That said is it bad to assume in re-branding that people would go to
the site to fill out a contact form?
Yes. I have found it a mistake to assume the preferred method of communication from any client. I have clients that I've never personally spoken to and everything is handled via email. I have clients who will send an email then call to see if I got the email and explain. I have other clients that only call with new work. They are fine with email chains about existing projects, but for new projects, they always call first.
Would it be good to counter the phone number with an email address on
Both is preferred. Playing of your first question, it's a good idea to provide both. Most new clients who discover me call, they don't email. They want to gage my reactions and attitude (which can't be done in email). It's all about personal removal. A phone call is one step away from a face to face meeting. An email is two steps. Some clients want the closer connections and won't really consider anyone forcing them into more detached communication. I have gained a few decent clients who started by sending me an email. The initial email was more to see if I was still working and available, then they wanted to call. Most new clients who strictly email me, and are not interested in a phone conversation, are simply price shopping and not interested in actually proceeding with work, at least in my experience.
Does the exclusion of classic elements in brand design effect
marketing to an older audience?
Yes. Absolutely. People in business are busy. Always. What can often be conveyed in a 10 minute phone call can take 3 days of emails back and forth to sort out. Often the quickest form of communication is desired by clients (at least the ones I deal with).
You don't want to put hurdles in front of clients. If a client prefers to call, they should clearly see a number to call. If a client prefers to email, they should clearly see an email address.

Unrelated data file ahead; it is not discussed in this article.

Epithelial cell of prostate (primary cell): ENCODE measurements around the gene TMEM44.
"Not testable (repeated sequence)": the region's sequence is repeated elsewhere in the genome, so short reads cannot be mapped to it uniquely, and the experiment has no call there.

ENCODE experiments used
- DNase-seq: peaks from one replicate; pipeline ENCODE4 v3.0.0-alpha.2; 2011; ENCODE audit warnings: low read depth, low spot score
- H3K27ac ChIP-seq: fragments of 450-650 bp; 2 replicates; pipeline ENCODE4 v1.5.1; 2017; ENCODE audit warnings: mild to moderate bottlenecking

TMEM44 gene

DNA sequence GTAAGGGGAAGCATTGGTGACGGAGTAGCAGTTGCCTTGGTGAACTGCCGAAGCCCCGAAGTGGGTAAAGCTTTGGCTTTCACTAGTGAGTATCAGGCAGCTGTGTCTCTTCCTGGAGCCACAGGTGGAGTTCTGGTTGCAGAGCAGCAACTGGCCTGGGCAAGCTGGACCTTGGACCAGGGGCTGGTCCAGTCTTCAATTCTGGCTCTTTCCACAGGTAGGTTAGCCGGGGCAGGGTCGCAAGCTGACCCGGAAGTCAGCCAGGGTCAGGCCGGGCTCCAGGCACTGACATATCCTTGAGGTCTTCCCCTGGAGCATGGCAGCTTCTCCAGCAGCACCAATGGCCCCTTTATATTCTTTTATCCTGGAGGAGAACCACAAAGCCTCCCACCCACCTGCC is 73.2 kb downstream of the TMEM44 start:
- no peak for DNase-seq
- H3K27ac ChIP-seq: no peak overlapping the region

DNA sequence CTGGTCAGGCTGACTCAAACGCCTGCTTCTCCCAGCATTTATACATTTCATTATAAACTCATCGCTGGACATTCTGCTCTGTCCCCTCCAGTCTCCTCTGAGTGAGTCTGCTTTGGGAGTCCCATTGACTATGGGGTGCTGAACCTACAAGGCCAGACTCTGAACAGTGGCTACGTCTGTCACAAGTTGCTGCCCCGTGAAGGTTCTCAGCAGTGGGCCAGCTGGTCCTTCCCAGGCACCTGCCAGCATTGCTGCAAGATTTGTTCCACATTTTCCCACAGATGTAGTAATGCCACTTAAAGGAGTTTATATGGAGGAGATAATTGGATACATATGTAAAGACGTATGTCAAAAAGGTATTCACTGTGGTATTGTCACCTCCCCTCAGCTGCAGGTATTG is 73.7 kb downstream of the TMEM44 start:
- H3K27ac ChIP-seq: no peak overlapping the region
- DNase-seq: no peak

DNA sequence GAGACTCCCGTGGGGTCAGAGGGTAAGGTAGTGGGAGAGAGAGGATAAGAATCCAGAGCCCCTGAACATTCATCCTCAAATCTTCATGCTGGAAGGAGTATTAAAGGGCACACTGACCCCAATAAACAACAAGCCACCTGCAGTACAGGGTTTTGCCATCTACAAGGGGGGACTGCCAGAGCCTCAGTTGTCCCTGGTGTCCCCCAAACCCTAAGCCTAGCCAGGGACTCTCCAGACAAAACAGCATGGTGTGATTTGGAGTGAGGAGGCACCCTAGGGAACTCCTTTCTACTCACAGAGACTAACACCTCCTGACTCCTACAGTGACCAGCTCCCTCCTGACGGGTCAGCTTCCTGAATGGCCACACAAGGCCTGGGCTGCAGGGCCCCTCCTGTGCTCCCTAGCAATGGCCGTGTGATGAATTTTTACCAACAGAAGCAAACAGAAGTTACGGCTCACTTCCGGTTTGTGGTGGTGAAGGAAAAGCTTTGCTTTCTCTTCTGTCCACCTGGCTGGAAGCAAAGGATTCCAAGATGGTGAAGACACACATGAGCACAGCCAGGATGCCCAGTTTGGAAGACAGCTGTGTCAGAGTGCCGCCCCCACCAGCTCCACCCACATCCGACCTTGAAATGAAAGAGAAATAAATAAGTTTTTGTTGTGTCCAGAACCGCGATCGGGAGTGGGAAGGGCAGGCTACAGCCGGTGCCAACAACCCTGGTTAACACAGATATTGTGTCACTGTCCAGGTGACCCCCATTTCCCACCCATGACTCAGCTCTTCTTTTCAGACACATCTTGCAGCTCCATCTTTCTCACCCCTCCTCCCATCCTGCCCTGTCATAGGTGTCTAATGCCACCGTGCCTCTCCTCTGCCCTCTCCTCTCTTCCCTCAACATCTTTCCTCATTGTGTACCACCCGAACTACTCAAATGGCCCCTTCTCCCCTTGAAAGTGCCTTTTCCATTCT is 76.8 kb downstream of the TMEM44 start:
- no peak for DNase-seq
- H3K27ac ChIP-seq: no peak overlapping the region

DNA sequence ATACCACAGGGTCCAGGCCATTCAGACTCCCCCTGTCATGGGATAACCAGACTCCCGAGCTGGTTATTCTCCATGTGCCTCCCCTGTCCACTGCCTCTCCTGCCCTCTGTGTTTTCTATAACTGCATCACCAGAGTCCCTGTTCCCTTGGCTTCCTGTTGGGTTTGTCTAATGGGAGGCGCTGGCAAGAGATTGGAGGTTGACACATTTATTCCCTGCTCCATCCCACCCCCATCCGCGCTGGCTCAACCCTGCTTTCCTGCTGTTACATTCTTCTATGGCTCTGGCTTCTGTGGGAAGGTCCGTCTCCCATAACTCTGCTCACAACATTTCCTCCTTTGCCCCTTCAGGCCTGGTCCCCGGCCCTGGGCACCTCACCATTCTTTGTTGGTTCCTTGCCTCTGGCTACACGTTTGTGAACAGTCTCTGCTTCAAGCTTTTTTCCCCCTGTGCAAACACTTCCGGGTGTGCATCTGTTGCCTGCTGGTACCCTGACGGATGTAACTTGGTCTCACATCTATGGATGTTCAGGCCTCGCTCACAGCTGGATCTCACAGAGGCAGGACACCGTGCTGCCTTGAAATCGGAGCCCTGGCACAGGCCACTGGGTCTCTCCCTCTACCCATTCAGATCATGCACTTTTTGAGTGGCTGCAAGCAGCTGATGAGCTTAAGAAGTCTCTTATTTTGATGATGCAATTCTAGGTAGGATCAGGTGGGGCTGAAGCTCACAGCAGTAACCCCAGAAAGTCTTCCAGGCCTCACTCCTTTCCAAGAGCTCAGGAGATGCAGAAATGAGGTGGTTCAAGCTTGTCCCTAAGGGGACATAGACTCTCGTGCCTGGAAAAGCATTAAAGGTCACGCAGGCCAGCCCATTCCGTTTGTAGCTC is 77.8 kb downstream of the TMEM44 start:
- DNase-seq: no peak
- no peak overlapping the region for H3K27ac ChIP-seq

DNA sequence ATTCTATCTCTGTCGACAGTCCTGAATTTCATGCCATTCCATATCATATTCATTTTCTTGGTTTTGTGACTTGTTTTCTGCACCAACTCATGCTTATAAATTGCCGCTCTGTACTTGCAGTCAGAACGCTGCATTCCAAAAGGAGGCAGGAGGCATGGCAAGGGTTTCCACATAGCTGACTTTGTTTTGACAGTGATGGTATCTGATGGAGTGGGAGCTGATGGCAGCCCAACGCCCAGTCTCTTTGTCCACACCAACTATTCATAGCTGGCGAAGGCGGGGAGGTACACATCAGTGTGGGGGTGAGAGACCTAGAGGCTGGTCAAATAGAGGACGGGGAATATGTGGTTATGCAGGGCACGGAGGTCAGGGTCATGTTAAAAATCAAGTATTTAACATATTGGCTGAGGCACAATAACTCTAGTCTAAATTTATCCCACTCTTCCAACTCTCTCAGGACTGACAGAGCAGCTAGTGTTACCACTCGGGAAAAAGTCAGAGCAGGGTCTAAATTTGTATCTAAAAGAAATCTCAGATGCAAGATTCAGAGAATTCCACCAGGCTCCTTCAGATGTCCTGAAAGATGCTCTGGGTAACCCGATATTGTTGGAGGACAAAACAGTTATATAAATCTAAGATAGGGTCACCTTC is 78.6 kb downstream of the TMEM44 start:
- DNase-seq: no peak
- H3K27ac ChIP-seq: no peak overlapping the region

I have never gained any client via the contact form on my web site. Ever. It's there, easy to use, and functions, but clients don't bother with it. Of course, I don't really market my site as a form of client acquisition. The contact form on my site is there because it's "expected" as a part of any web site. I rely heavily on word-of-mouth referrals for business. Knock wood, so far that's worked better than any web site.
All that being posted, I do not use Skype or any instant messenger. That is to say I have them installed and can launch them at a clients request, but I don't just let the process run in the background allowing anyone to ping me at any time. I know many like to include a Skype or IM number for branding. I've always found any IM to be more troublesome and only used by clients that I'm not very interested in acquiring. Busy business owners, with money to spend, are not using Skype and IM applications to vet contractors/freelancers in my experience.
I've always felt there are 4 mandatory things for stationary...
- Address (if you wish to get paid)
None of that should be excluded. Add more if you like, but if you want to deal business to business, you should have those items as a minimum. If you just want to throw business cards around that look cool, then do whatever you want and include whatever you want but realize without those 4 items above, stable, repeat business, clients are far more likely to brush off a "cool but lacking" card/stationary. Just ask yourself this... are you more likely to hire someone if you only know their email address? Or only know their phone number? Or do you feel more confident with someone if they share all the items above?
If you don't what to put your physical address on stationary, get a PO box (they are only ~$20 a year - less than web hosting) and use that address.